This is a normal morning for one dad and his boy.
Today I had the honor of being the keynote speaker at a social service agency’s annual breakfast in honor of direct service providers for the elderly and children and adults with disabilities.
It is possible to do something for others while doing something for yourself. In fact, I would argue that the most effective folks in positions to support others should be doing this work, at least partially, for selfish reasons. The pride and quality that goes along with a proper combination of selfless and selfish motivations is frankly preferable to people who truly believe they are doing this work “for those poor disabled folks.”
I believe that when you can admit you are doing this kind of work at least partially for yourself, you are acknowledging that your client is offering you something of essential value in the relationship; That they are a whole person and a peer in the relationship. That it isn’t a one-way street.
Sort of like all friendships should be.
If you are interested, ask me about my Breaking Bad analogy.
And thanks again to all of the direct service providers who have helped, and continue to help, my family.
Today, the Parents.com blog To The Max reprinted an essay from my book called Helicopter Parent. It isn’t what you may think it is about.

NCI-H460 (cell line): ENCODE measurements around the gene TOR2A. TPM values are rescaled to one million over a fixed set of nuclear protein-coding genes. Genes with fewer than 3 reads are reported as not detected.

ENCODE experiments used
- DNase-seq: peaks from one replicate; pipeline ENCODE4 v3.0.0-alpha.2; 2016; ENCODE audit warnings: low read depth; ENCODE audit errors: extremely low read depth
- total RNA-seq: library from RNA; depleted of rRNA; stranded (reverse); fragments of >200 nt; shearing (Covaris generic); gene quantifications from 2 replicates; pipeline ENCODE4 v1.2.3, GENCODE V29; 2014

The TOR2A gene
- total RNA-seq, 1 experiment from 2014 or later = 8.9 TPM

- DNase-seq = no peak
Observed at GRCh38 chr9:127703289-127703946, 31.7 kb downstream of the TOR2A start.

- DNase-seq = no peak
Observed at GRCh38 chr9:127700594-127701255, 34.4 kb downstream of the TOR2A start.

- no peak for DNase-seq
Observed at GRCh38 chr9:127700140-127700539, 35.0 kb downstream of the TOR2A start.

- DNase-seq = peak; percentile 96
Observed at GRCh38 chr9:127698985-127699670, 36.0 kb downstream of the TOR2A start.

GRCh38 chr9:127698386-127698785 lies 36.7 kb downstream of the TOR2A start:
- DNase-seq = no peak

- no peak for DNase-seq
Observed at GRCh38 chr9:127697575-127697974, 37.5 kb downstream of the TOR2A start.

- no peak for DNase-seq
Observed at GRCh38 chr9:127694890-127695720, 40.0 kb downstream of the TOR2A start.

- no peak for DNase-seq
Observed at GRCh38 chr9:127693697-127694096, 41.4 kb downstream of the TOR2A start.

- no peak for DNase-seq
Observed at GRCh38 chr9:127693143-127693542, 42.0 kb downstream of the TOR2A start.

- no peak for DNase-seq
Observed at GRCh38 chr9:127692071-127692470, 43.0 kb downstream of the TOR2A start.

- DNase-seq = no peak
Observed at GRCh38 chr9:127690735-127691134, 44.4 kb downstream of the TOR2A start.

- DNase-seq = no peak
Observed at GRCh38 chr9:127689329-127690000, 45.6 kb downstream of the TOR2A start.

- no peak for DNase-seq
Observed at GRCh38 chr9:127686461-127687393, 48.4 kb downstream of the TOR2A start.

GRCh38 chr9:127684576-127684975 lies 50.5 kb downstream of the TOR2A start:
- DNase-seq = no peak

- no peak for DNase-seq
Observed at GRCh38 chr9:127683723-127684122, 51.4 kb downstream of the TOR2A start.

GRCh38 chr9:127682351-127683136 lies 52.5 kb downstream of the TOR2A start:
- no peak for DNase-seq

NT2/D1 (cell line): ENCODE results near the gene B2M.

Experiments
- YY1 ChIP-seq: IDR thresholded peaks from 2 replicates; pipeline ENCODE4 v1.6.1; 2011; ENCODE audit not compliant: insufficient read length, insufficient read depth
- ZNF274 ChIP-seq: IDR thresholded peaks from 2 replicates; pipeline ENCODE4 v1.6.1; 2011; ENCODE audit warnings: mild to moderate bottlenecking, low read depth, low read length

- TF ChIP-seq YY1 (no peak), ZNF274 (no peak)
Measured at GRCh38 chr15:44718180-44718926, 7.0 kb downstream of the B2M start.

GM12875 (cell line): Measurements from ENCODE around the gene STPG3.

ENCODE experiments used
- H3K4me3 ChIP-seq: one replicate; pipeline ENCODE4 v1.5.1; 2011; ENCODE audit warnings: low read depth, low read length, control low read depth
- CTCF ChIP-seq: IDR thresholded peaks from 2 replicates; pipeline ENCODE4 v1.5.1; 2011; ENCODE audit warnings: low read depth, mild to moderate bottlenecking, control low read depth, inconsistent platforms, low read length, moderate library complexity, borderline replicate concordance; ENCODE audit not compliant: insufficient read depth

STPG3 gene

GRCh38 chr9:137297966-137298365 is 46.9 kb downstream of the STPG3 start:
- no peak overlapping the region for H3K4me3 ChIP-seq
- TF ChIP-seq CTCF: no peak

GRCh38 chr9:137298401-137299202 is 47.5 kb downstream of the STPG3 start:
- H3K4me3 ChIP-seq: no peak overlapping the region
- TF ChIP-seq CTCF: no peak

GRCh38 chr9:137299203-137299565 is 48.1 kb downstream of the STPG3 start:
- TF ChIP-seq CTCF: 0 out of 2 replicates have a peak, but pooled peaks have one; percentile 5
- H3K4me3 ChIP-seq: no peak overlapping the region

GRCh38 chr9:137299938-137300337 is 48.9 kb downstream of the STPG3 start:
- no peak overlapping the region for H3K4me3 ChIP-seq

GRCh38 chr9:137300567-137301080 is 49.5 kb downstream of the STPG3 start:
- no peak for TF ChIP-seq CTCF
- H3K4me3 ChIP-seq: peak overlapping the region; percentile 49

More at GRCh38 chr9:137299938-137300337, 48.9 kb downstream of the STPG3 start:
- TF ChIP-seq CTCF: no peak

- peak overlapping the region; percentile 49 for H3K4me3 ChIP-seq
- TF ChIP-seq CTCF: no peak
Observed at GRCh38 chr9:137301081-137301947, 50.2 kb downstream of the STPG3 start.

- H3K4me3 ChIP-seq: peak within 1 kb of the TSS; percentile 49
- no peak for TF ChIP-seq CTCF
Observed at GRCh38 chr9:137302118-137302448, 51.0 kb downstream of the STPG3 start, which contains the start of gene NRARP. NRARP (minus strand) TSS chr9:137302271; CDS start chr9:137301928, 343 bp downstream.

It’s really about helicopters. Okay, and children (and fathers) too.
“I made a phone call to the press relations contact at the Sikorsky company and asked if there was someone who could help me get some special materials for my son’s project. I told the press person about Alexander, his love of helicopters, a bit about his challenges, and what we were trying to do.
Less than a day later, I received an e-mail from Elena Sikorsky, wife of Sergei Sikorsky, Igor’s son (Igor died in 1972). She let me know that Sergei would send Alexander a package with helicopter-related stuff. Soon, we received a package with a selection of trinkets and keepsakes from Sergei’s attendance at an airshow in Europe as well as a copy of Sergei’s biography about his father. The book was autographed for Alexander and had a hand drawing of a helicopter in the inscription.
Alexander and his mother and I worked with him using large letters and pictures in a three-ring binder to remember some sentences for his presentation. We practiced getting dressed in the Igor Sikorsky suit and hat. And drawing on a mustache. All very challenging things due to sensory issues. But we practiced and had a lot of fun and he really liked it.”
Happy Father’s Day!
Review of the book on Huffington Post (UK Edition).
Thanks to Jo Worgan for a thoughtful review.
As of today, I have “two, two, two!” pieces I wrote on the front page of the main United States Easter Seals web page.
The first is a piece I wrote called 12 steps to find a good caregiver. The second piece is called 6 gift ideas for dads with kids who have disabilities. The second piece is NOT what you think it is. You should read it.